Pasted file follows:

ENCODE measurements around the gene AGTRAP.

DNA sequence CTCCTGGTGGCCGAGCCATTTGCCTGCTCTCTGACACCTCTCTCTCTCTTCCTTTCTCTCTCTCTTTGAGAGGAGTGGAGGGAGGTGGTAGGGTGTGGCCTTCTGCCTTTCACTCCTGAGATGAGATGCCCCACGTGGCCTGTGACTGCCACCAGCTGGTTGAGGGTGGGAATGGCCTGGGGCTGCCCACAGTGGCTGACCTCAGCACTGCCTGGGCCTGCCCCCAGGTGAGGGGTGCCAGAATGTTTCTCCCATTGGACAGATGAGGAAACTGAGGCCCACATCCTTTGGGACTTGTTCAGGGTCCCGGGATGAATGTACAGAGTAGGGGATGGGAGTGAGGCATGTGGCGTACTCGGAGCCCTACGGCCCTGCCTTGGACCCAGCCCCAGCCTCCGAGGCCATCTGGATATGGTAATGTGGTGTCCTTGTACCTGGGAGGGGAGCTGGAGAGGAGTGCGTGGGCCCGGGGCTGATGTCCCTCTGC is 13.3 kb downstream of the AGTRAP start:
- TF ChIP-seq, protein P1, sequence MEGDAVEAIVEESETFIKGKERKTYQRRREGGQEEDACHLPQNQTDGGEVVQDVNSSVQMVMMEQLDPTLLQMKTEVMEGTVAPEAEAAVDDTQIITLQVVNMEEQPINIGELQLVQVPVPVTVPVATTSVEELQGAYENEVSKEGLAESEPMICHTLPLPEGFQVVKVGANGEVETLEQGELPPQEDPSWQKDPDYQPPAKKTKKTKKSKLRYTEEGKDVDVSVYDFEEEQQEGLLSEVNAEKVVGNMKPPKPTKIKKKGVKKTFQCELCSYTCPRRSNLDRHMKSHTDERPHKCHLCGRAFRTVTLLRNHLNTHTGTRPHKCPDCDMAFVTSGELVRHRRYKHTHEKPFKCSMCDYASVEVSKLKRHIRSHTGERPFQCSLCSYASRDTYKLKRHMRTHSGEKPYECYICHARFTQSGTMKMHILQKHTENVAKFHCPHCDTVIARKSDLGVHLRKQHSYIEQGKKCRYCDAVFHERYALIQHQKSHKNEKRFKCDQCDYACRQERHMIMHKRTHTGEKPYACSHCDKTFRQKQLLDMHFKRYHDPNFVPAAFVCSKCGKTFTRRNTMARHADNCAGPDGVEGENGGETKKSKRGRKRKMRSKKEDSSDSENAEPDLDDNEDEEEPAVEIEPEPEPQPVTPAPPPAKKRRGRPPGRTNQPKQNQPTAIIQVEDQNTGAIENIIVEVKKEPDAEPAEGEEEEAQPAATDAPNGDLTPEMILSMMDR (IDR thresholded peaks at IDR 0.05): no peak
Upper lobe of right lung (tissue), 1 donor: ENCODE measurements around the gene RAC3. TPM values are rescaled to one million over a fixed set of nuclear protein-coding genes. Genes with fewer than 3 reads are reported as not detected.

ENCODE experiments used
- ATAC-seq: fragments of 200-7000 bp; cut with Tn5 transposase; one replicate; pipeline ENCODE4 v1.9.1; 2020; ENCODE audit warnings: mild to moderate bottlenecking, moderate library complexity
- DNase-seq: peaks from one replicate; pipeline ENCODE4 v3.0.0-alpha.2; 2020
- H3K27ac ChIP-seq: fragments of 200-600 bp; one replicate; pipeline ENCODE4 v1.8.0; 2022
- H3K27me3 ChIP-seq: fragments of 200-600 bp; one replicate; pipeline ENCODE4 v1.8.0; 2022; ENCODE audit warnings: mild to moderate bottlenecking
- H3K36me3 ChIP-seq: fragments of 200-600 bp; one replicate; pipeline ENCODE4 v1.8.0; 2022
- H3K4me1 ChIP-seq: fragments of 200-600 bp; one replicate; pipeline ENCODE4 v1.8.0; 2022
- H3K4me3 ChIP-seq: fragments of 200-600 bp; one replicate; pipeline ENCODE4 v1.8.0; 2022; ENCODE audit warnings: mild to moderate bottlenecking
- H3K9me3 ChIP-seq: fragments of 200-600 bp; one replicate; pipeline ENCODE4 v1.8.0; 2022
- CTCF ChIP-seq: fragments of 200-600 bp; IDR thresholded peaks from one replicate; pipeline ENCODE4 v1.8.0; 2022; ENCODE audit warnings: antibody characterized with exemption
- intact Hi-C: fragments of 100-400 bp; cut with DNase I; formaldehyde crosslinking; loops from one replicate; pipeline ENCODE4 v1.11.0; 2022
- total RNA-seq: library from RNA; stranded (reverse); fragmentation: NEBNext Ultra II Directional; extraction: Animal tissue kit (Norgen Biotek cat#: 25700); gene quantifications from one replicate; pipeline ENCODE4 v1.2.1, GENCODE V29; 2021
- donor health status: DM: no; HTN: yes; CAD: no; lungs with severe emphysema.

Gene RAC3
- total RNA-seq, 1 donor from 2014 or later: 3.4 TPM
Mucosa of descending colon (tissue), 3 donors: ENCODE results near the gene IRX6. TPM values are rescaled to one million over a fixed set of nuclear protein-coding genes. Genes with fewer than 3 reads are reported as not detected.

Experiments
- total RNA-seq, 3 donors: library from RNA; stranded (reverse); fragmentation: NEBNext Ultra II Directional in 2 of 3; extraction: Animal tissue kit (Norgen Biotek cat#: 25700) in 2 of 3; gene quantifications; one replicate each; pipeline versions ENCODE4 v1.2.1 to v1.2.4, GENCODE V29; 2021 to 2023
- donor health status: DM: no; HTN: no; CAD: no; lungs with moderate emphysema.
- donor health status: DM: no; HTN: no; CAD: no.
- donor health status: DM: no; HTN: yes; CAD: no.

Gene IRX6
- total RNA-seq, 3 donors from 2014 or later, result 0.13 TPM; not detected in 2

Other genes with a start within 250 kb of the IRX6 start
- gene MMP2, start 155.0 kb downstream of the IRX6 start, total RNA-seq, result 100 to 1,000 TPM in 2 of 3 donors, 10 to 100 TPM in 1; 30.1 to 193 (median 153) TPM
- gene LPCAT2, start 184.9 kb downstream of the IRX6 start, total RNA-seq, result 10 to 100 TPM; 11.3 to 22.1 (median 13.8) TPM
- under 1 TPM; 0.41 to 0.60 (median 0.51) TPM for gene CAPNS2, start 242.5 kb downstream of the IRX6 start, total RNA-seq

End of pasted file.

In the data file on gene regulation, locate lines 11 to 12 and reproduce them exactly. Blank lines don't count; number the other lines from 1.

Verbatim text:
- H3K4me1 ChIP-seq: fragments of 200-600 bp; one replicate; pipeline ENCODE4 v1.8.0; 2022
- H3K4me3 ChIP-seq: fragments of 200-600 bp; one replicate; pipeline ENCODE4 v1.8.0; 2022; ENCODE audit warnings: mild to moderate bottlenecking